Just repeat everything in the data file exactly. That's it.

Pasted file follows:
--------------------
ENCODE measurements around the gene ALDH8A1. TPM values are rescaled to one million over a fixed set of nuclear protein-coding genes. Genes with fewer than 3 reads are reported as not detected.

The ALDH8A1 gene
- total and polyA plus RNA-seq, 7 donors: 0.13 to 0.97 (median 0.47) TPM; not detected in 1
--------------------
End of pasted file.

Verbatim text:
ENCODE measurements around the gene ALDH8A1. TPM values are rescaled to one million over a fixed set of nuclear protein-coding genes. Genes with fewer than 3 reads are reported as not detected.

The ALDH8A1 gene
- total and polyA plus RNA-seq, 7 donors: 0.13 to 0.97 (median 0.47) TPM; not detected in 1